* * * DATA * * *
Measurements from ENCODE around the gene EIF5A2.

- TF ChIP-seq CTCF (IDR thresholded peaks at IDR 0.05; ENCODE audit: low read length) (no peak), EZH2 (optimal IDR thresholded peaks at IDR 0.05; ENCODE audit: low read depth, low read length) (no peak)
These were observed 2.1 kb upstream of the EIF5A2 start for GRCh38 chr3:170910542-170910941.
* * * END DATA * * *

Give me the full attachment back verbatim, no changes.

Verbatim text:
Measurements from ENCODE around the gene EIF5A2.

- TF ChIP-seq CTCF (IDR thresholded peaks at IDR 0.05; ENCODE audit: low read length) (no peak), EZH2 (optimal IDR thresholded peaks at IDR 0.05; ENCODE audit: low read depth, low read length) (no peak)
These were observed 2.1 kb upstream of the EIF5A2 start for GRCh38 chr3:170910542-170910941.